Thursday, September 3, 2009

Cast away the bitter, keep the sweet.

It is always sort of a strange moment when something you've written is received negatively. I go with the flow when it's for a client because, in family parlance, them's the brakes. I stay neutral and consider the feedback later when it's something I've written just for me.

But it is too, too sweet to have a phrase within a client piece that I just wrote be called "trite" by said client... except that it was called "contrite"!

You - rather, I - must laugh at it. Indeed, I had much remorse when writing such an ill-turned phrase.

3 comments:

  1. Before one can interpret the spirit of what was meant by the text, one must consider the formal text and the meaning of that text. One must be as generous as possible to the writers of that text assuming that what was written was what was meant. If they wrote contrite for now we must assume they meant it. They felt your writing expressed remorse and or penitence thus putting it in the genre with works such as King Lear or The Tempest. Until you know differently, you must believe that's what they meant...they meant your writing was in league with the best works of Shakespeare.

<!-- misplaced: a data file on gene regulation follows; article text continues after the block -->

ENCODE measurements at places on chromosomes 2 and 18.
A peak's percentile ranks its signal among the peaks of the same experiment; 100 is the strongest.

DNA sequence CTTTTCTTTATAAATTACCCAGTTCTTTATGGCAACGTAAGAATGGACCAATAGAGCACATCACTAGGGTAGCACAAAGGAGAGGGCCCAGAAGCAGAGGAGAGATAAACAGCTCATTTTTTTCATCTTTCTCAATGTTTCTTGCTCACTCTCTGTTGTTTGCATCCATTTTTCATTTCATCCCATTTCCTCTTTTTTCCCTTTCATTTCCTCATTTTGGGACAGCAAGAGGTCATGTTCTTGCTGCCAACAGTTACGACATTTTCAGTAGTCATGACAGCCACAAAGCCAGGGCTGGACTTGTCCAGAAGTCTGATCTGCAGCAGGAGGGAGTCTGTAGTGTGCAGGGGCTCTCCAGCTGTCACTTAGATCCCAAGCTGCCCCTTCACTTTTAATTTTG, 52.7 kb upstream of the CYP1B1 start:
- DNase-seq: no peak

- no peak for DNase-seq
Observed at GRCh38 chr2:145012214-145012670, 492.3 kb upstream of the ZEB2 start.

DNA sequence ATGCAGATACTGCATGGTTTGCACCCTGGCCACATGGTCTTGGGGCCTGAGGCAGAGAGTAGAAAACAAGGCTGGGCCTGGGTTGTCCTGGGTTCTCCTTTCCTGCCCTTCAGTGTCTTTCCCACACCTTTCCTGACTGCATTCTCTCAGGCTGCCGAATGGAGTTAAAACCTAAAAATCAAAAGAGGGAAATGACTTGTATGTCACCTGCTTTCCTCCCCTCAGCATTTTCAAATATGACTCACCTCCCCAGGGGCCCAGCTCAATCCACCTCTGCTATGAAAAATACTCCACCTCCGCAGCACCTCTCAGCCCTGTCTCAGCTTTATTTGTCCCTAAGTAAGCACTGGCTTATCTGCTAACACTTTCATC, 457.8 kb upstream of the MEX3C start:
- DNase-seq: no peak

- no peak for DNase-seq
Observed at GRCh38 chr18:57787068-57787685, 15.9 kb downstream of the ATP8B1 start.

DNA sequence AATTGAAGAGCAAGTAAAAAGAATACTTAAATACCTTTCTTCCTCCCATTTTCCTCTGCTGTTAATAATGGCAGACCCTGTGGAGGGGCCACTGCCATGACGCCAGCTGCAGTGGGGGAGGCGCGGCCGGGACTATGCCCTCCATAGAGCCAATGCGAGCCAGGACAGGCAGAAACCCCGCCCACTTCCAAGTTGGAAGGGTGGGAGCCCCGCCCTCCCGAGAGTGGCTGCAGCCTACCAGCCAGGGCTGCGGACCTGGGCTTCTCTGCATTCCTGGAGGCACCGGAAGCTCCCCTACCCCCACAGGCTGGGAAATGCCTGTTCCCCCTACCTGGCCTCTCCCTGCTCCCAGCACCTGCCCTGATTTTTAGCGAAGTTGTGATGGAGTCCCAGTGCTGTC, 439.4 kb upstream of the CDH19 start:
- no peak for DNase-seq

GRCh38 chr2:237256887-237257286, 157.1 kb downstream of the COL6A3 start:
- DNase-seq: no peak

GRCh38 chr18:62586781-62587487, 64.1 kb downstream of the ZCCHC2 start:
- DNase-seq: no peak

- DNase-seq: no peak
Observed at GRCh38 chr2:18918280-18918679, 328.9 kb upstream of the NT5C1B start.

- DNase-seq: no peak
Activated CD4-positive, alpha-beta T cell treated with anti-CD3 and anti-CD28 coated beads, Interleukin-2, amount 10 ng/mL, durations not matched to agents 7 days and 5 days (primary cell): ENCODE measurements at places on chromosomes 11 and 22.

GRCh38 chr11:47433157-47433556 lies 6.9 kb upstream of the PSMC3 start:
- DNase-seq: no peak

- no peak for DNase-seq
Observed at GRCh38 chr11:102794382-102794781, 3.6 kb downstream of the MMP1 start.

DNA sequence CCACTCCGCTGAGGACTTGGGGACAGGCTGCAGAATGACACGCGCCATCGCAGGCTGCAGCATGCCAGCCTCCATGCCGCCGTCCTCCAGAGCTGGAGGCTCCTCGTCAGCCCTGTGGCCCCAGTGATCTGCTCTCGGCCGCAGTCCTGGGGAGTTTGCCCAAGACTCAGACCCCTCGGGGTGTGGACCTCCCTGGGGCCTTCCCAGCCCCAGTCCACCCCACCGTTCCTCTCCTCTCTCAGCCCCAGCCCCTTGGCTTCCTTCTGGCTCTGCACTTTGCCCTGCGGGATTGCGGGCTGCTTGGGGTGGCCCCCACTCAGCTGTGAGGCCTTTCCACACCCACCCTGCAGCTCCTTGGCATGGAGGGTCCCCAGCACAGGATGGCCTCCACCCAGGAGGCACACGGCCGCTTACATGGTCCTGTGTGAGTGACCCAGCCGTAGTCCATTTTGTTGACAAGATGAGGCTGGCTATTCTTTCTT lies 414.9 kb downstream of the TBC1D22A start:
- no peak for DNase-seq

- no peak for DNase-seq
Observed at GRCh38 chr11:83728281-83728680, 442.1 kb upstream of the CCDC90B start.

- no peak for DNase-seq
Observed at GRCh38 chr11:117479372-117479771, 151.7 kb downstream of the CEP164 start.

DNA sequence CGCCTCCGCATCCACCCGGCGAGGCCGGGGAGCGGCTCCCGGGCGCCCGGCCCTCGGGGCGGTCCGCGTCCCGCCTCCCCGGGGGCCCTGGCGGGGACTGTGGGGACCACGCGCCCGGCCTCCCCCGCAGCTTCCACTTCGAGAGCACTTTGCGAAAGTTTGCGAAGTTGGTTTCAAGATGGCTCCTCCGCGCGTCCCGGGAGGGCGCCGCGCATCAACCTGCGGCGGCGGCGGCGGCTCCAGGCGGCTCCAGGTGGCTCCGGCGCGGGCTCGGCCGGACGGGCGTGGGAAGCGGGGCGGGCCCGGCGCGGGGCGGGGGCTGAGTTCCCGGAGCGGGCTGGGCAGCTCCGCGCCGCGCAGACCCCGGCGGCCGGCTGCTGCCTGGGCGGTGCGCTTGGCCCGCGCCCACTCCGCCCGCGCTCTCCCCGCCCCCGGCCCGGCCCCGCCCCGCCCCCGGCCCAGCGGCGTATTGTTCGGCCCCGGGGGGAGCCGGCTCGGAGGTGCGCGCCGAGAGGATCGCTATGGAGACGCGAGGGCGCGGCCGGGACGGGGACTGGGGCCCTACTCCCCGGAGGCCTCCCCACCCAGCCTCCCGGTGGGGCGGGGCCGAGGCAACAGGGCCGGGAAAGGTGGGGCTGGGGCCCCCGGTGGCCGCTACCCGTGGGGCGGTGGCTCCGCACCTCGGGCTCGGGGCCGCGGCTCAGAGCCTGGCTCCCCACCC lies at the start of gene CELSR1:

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  2. Well, I hope you made your apology... what's the word? It's on the tip of my tongue...

    Insincere. That's it. Insincere

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  3. Hahahaha!

    I thought I had more but no, just laughter.

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